The TV ad war between mobile operators in the U.S. has reached a fever pitch. Verizon, Sprint and T-Mobile are using everything from marbles to samurai swords – and in T-Mobile’s case a good deal of sarcasm – to explain why their networks outperform the rest. Now seems like a good time as any for OpenSignal to release our State of Mobile Networks report for the U.S., which breaks down the coverage and speed of the nationwide operators’ mobile networks as measured by 180,000 network testers.
T-Mobile has been bragging about the big coverage gains it’s made in the last year, and our latest batch of data shows T-Mobile does have a lot to boast about. In the fourth quarter, we measured T-Mobile’s time coverage at 81 percent, which means that T-Mo 4G customers saw an LTE signal 81.2% of the time no matter where and when they connected (for info on time coverage see our methodology section). The most obvious explanation is T-Mobile’s recent network buildout in the 700 MHz airwaves. Those low frequency airwaves can travel much further afield in suburban and rural areas, and in dense urban cores they can more easily punch through walls to provide stronger indoor signals.
T-Mobile still has some catching up to do if it wants to surpass the two U.S. mega-carriers in coverage. It is now within spitting distance of matching coverage with AT&T, which scored 82.6% in our coverage measurements, but Verizon still reigns when it comes to network availability with a time coverage metric of 86.7%. T-Mobile’s network improvements, though, will go a long way to combat criticism about poor coverage.
Verizon still has plenty of ammunition to back up its claims of being the country’s most reliable network, but when it comes to speed, it was locked in a two-way battle with T-Mobile in the fourth quarter. We clocked Verizon’s average LTE download speed at 12 Mbps and T-Mobile at 12.3 Mbps, but due to the small margin of separation between them that amounted to a statistical tie.
Even when we compared LTE downlink performance in the country’s 11 largest markets, they were almost dead even. T-Mobile won four cities outright, including New York; Verizon took three, including Los Angeles; and they tied in three markets (the 11th market Houston was a statistical draw between all four nationwide operators). Thanks to some big capacity upgrades in the last few years, T-Mobile had been besting its competitors in speed for many consecutive quarters, but Verizon has made upgrades of its own, and it may well aim to recover its speed crown.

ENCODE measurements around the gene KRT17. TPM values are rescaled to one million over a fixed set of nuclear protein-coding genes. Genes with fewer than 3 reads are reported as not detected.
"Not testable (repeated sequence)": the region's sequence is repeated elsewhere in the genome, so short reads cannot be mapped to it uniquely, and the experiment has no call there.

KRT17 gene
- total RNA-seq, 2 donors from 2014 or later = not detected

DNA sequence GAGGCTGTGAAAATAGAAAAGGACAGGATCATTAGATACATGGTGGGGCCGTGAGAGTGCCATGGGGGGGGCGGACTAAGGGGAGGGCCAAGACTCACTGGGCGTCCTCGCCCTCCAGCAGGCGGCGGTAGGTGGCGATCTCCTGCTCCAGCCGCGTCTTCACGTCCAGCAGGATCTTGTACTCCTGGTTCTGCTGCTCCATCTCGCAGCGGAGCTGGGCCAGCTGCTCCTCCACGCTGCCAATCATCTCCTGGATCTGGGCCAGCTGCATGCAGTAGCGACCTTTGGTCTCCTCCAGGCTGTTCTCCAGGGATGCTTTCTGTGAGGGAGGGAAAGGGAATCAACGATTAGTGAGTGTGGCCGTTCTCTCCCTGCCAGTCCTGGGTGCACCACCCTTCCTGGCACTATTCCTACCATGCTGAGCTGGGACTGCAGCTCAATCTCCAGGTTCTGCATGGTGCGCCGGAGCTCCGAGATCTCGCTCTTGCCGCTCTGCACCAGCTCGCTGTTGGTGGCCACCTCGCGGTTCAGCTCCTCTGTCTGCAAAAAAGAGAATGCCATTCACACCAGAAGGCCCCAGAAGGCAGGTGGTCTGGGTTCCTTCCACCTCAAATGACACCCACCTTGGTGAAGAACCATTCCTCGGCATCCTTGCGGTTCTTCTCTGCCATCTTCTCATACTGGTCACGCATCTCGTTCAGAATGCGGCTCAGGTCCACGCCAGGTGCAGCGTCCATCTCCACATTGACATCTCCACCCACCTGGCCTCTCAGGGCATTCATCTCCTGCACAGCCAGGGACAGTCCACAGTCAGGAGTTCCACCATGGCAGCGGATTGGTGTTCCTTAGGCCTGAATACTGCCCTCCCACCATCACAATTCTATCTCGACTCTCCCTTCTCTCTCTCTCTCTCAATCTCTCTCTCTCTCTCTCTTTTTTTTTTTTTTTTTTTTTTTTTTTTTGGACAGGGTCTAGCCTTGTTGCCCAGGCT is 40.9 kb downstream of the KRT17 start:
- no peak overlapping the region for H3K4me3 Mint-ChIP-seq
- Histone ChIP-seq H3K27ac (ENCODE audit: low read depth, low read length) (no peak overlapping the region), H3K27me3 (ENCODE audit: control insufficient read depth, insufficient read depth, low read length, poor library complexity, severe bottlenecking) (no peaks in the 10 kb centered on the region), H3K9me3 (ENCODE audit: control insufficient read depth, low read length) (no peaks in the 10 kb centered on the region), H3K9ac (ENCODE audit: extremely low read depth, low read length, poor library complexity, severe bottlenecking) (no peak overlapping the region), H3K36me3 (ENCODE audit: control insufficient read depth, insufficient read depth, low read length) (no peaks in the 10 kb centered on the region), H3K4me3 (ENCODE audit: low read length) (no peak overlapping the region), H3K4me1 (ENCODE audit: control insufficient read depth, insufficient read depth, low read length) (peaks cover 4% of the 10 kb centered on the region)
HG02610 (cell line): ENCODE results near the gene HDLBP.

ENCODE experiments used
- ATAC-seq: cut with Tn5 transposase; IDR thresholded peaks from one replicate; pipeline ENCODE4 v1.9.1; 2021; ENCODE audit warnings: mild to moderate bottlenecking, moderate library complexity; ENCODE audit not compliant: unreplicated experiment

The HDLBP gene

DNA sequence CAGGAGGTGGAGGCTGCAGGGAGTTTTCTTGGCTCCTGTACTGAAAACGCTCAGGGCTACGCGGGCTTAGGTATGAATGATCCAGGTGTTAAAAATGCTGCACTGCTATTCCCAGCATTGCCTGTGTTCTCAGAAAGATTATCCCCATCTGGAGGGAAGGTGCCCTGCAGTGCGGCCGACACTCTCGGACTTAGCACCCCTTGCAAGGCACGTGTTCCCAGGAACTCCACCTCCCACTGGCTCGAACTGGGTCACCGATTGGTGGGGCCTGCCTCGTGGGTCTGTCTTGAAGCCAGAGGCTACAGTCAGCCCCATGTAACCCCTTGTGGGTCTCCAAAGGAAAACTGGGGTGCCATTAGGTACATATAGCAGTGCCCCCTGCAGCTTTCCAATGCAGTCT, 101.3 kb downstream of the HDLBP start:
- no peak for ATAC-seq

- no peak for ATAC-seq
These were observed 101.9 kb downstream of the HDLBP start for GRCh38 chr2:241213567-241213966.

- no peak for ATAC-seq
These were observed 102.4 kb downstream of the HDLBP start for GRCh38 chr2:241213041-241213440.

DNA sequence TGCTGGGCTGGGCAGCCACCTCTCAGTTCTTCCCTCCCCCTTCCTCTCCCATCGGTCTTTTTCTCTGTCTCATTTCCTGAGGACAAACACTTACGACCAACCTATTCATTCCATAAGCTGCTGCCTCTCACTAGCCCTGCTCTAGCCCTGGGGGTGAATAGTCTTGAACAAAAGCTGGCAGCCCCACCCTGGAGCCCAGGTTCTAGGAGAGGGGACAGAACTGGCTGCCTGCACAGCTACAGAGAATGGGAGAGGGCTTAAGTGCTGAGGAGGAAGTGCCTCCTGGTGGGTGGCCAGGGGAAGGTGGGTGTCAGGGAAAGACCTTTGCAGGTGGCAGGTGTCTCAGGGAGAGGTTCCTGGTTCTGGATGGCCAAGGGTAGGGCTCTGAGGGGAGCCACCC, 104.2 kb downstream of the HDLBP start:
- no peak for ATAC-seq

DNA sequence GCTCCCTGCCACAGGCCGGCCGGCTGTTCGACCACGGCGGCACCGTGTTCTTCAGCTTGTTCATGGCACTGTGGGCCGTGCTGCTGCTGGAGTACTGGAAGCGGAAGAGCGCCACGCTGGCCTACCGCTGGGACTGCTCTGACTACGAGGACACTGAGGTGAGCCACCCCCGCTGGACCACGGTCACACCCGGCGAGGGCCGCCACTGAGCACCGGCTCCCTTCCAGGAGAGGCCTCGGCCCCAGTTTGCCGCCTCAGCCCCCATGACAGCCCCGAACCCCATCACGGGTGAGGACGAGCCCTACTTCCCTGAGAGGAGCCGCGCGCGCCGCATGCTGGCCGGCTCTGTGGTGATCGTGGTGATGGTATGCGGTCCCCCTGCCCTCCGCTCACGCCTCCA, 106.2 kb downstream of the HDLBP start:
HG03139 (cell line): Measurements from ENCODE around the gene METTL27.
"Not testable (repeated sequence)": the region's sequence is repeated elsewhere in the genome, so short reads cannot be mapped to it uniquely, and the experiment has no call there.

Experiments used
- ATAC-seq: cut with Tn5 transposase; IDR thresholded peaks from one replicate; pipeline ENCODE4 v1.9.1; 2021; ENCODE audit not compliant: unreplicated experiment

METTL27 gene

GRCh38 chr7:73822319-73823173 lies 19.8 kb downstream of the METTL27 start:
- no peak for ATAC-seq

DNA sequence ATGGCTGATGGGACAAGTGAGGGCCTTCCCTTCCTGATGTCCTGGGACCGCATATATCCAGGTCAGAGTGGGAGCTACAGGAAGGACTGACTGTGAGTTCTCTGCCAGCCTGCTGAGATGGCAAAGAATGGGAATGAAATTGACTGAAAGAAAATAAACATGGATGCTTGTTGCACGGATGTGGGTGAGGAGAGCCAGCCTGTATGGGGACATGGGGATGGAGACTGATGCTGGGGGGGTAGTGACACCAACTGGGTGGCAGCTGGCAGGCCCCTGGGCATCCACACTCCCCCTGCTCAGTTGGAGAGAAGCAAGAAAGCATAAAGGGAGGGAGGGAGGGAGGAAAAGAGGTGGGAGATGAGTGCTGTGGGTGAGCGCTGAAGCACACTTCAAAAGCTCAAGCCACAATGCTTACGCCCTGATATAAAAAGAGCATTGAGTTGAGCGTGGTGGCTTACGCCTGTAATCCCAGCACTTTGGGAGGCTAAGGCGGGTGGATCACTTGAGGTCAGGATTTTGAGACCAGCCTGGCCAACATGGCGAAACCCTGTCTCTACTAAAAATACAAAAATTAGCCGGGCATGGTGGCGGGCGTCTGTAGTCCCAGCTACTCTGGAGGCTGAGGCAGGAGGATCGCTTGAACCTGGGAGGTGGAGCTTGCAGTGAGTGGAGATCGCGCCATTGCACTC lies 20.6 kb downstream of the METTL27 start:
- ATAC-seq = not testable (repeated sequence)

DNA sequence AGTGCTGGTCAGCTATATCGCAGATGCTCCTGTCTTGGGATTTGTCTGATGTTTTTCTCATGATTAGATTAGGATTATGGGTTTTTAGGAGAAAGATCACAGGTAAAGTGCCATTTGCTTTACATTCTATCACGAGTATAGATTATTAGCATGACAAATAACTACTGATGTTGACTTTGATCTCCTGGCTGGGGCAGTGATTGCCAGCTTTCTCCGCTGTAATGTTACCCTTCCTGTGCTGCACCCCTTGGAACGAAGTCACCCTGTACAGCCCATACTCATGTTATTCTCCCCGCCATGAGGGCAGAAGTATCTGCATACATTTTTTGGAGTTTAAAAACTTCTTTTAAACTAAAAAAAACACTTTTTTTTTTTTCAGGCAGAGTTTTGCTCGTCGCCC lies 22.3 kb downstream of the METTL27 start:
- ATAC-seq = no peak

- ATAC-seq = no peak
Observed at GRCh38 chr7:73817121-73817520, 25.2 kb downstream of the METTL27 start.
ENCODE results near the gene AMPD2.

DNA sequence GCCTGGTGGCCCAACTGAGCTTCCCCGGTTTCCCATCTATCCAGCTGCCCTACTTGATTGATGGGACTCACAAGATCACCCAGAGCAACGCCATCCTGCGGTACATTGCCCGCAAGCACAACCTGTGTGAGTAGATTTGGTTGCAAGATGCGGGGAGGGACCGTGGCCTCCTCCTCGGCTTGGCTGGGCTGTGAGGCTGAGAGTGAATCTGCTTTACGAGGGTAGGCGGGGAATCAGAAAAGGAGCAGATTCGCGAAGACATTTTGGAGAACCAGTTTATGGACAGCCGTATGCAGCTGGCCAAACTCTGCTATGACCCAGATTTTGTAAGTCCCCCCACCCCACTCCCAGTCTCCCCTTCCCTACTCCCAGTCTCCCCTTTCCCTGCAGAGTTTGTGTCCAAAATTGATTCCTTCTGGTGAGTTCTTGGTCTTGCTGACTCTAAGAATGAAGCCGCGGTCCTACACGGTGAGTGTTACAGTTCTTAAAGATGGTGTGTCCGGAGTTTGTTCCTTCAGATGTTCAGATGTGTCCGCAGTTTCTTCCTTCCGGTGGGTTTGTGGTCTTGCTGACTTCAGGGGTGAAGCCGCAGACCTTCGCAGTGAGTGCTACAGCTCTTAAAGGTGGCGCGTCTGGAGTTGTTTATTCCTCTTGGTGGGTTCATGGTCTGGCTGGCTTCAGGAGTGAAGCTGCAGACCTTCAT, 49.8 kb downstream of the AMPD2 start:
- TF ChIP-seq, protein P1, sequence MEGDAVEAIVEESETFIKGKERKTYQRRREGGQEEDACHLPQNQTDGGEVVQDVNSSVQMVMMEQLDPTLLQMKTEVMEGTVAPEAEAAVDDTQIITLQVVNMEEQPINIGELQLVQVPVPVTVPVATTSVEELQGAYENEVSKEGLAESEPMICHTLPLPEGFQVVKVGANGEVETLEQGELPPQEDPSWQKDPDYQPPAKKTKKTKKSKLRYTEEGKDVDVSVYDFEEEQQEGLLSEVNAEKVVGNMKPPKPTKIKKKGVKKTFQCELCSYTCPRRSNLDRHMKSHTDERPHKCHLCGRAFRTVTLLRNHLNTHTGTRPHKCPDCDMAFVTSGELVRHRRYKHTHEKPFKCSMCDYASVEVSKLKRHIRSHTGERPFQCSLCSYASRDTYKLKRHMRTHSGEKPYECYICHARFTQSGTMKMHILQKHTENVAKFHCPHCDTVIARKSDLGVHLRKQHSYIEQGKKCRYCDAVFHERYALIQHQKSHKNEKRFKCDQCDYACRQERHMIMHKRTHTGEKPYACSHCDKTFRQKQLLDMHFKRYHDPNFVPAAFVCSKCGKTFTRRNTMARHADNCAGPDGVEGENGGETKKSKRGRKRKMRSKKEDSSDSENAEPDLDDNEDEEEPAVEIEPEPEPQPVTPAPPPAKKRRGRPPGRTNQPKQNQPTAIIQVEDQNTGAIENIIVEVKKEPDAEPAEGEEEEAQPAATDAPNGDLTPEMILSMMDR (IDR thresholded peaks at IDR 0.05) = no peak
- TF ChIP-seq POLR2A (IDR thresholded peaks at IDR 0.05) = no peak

Sprint has been making waves with a new ad campaign that claims its new LTE Plus is the fastest in the country, but according to our measurements Sprint’s 4G network is still the slowest in the country with an average download speed of 6.6 Mbps. Sprint appears to be citing measurements taken solely on its LTE Plus network, a recent upgrade in 150 cities that uses technologies like carrier aggregation and smart antennas to significantly boost connection speeds. The problem is LTE Plus network is limited to urban centers and not all of Sprint’s 4G devices can connect to it. Meanwhile, OpenSignal is measuring the average speed across all of Sprint’s LTE connections, which paints a picture of what the typical 4G experience is like, not an optimized one.
That said, we’re definitely seeing evidence of Sprint’ 4G speeds increasing over the last year, thanks in a large part to more customers connecting to its amped-up LTE Plus towers. But for years Sprint lagged far behind the other operators in overall LTE performance. It’s starting to close the gap, but it still has some catching up to do.
Be sure to check out the full report and its interactive charts, where we delve into other data including 3G performance and network latency. We plan to release a new U.S. report every six months, and given how aggressive U.S. operators are becoming, we might see an entirely different mobile landscape come August.